It’s been a rollercoaster week or so for CD Projekt Red after they announced Cyberpunk 2077 would be delayed to September 2020, instead of their initial release date of April 16. They aren't alone either, with fellow Polish devs Techland announcing Dying Light 2 has slipped to an undisclosed date.

I was initially thrilled that this would give CDPR and their development team breathing room to complete and polish what is hoped to be one of the best RPGs of all time. No pressure. But, Projekt Red curiously also added that their developers would still be 'required' to put in crunch time, working overtime to meet the September deadline despite the five-month delay.

This raises an interesting thought: Am I still comfortable buying Cyberpunk 2077 when knowing the devs have crunched to get it complete? I know from previous games that crunch can often impact the mental and physical wellbeing of workers. 

One developer mentioned after GTA V was delayed three times, he was forced to work an extra six months of overtime in the same period of time, which seems excessive and straining on the developer. 

For those of us outside the development bubble it can be difficult to picture what crunch even is. We’ve all worked long hours and had tough weeks at some time or another, but development crunch has spawned reports of 90-hour+ work weeks for months on end. Of sleeping under desks; of a complete lack of social lives, or even missing their children’s entire childhood while coding away on a $300m project. It’s the sheer length of the thing which tends to grind developers down, a seemingly endless slog with precious little reward outside of the elusive ‘prestige’.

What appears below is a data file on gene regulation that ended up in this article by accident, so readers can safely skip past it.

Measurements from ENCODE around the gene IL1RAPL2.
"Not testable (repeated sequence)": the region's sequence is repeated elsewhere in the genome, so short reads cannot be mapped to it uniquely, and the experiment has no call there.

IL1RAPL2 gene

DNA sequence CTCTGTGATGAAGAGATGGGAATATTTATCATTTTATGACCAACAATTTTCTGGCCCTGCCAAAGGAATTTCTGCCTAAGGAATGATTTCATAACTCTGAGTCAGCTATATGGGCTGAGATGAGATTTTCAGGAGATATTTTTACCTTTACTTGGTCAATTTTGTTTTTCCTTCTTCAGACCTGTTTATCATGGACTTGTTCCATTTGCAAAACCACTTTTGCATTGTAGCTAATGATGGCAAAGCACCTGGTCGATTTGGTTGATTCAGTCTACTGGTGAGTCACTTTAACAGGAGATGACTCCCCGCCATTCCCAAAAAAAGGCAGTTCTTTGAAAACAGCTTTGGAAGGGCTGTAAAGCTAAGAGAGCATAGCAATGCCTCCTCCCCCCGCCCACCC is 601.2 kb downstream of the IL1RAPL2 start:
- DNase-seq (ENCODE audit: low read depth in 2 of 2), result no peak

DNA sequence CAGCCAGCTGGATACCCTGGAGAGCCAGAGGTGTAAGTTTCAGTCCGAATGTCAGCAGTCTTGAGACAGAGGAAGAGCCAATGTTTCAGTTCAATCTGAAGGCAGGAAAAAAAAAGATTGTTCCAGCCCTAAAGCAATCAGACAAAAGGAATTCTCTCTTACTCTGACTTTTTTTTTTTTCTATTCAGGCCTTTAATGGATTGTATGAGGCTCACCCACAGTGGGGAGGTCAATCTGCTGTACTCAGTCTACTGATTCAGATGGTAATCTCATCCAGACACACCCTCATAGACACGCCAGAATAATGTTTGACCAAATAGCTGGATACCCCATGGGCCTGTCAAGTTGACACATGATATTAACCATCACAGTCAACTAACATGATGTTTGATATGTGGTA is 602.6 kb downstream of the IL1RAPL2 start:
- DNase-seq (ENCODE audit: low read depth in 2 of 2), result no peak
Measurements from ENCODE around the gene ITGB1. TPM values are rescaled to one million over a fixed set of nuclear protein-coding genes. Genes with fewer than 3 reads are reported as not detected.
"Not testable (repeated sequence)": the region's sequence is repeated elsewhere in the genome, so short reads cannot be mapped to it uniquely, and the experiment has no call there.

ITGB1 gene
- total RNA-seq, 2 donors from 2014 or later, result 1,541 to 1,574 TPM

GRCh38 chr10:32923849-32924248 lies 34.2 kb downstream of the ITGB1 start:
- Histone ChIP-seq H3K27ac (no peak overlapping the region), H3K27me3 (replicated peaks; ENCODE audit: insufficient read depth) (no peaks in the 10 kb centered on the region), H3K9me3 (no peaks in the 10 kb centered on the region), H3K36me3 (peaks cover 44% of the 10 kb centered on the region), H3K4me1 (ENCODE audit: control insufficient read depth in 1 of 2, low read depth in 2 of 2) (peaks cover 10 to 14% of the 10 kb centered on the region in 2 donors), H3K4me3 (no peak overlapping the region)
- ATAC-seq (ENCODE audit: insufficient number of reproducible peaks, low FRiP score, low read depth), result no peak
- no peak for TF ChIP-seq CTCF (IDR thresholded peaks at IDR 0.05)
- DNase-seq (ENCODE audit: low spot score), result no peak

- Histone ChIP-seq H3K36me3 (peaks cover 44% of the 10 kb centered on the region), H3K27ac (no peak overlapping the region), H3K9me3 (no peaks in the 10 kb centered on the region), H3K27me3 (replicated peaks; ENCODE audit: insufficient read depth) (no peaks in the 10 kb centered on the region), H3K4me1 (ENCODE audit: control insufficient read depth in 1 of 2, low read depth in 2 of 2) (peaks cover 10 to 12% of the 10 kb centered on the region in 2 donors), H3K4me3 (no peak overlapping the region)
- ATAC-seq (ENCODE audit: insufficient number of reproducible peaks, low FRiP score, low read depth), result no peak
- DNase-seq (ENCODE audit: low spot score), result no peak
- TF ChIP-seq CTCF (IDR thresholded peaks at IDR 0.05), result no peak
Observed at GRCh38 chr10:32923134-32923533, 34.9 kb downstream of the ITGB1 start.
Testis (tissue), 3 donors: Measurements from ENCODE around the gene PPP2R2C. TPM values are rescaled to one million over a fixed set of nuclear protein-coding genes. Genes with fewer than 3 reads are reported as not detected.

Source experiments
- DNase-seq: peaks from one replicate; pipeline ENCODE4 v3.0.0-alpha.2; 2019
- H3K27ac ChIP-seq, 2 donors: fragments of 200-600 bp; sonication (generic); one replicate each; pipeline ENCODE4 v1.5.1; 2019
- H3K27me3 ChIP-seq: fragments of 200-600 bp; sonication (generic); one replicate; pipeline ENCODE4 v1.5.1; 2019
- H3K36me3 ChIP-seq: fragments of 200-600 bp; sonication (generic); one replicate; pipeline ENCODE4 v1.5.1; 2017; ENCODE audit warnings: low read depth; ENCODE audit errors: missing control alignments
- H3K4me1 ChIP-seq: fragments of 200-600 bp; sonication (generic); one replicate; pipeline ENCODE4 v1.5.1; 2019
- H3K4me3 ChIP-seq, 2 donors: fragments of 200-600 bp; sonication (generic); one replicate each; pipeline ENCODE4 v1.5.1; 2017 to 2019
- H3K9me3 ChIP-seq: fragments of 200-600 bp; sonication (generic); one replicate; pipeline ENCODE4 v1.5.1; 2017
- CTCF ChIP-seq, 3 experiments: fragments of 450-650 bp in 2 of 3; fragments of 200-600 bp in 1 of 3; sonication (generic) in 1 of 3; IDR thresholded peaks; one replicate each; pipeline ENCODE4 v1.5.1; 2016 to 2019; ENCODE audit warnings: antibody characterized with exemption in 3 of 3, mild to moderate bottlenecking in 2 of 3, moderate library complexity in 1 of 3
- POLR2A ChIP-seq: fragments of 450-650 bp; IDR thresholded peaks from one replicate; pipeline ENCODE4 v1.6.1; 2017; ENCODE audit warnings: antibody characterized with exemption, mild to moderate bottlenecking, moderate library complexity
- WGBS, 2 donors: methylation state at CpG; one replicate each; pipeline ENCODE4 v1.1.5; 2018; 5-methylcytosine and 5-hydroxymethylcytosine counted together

It puts me in a difficult situation. I could decide to boycott companies that exercise this practice - By not buying the game, I’m making a conscious effort to say “No, this is wrong”. But, on the other hand, by not buying the game, I devalue the work (and extra work) the developers have put in. 

If we all collectively decided not to play Cyberpunk 2077 and it completely flopped, the time, effort and strain the developers put in would be for nothing - it would be a true waste of time and energy. 

So what’s the alternative? In a way, the environment that leads to crunch culture is unavoidable. There will always be a squeeze to get a game out for its intended release date, but I think the way this is managed could help greatly. 

Instead of making it feel as if overtime is mandatory, make it truly optional. Support the developers by offering them time off if they need it, or options to work at their own pace. 

And most importantly, delay if needed - most people would rather a good, polished game than a rushed, buggy mess, and the extra development time would definitely help the developers and improve the end product for the player.